by Hahn, Mary Downing. (Clarion Books, 1991 ISBN 0-395-58507-4) Novel. 216 pages. Grades 4+.
This book was reviewed by Carol Otis Hurst in Teaching K-8 Magazine.
In 1944, while her brother is overseas fighting in World War II, eleven-year-old Margaret gets a new view on the school bully Gordy, when she finds him hiding his own brother Stuart, an army deserter, and decides to help him. When Margaret's own brother is killed in the war, her feelings toward Stuart become more complicated. Stuart's own stand against the war is not simplistic although Margaret's parents think it is a matter of cowardice versus patriotism.
The pacifism portrayed in the book can be the focus for a debate and students might like to read Charley Skedaddle by Beatty or Shades of Gray by Caroline Reeder as well as Avi's Fighting Ground to get some idea and perspective on arguments for and against such a position as experienced in other wars.
On a lighter level, life in small town Maryland during World War II is carefully depicted in Hahn's book. The toys and pastimes of the era and the effect of rationing and shortages as well as the patriotism of the time are strong parts of the book. Students might like to investigate any of these things more carefully. Their own grandparents may be able to add to the sense of World War II eras.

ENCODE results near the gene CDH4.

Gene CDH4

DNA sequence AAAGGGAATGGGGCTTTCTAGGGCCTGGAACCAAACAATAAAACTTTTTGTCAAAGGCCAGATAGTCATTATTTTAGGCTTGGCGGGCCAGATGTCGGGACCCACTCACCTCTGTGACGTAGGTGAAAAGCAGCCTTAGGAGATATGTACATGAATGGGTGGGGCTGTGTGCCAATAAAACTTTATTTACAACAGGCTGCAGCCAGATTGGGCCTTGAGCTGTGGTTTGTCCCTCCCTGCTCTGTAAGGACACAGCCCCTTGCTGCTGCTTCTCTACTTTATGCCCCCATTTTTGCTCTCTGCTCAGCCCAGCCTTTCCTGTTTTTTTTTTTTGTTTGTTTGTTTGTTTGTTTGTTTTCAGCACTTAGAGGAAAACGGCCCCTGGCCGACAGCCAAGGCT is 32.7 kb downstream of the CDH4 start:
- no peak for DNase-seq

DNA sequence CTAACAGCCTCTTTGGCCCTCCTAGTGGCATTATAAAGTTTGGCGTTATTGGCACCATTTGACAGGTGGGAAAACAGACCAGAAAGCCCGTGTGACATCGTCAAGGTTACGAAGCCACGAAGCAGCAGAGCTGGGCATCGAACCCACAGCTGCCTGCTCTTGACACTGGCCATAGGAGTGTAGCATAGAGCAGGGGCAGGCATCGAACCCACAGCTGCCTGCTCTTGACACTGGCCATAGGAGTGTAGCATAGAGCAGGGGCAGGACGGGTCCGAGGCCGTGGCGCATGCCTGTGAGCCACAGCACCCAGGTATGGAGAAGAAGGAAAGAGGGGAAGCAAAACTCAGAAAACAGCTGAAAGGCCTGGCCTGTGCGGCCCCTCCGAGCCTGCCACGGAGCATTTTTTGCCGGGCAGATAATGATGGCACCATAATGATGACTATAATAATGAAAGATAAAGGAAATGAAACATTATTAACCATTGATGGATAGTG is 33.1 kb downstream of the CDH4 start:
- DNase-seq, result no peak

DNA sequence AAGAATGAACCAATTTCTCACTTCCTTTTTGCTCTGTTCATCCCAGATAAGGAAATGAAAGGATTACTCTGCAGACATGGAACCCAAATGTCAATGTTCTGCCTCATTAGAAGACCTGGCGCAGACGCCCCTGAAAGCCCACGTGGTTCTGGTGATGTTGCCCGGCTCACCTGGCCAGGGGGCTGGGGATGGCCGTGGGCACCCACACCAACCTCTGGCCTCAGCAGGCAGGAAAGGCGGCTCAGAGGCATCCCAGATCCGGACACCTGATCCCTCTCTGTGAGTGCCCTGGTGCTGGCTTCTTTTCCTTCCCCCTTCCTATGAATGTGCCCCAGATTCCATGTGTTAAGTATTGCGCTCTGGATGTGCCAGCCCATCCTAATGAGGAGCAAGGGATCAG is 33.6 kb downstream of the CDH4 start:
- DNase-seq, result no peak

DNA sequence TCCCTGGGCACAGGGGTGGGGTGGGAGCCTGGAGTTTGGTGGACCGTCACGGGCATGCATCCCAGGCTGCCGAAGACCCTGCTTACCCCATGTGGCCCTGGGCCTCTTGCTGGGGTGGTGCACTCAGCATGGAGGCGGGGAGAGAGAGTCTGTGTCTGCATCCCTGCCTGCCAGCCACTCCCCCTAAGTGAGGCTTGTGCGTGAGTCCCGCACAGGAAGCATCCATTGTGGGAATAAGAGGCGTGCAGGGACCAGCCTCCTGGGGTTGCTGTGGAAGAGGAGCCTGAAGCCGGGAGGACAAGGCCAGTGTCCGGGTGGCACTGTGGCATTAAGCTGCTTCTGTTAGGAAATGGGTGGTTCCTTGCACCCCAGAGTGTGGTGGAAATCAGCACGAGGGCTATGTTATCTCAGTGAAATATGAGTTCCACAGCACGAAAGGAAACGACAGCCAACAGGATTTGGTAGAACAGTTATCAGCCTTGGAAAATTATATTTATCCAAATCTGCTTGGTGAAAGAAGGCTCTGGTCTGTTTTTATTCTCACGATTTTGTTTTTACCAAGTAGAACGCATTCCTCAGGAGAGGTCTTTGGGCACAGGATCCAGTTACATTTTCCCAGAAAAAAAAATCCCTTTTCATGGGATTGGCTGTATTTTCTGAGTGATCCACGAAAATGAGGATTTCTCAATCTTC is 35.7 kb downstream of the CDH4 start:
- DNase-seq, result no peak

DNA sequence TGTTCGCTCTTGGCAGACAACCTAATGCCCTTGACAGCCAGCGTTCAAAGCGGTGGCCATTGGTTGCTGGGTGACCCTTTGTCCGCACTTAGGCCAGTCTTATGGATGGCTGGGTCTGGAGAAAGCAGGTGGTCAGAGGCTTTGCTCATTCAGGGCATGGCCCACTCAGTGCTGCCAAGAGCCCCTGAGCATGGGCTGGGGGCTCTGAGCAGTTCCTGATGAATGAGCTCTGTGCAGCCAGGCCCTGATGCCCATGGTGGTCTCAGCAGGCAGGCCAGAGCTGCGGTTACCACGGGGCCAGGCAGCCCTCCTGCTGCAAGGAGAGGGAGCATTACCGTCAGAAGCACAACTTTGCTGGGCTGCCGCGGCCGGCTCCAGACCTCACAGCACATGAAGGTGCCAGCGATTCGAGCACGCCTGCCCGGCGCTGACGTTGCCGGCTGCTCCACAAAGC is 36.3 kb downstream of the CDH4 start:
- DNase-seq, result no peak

A look at Hahn's considerable skills as a writer could be the next step. She manages to portray an era, deal with and debate the concept of pacifism while still giving us the believable characters of Elizabeth and Margaret. How she does that through the details and descriptions she includes is a study in writing.
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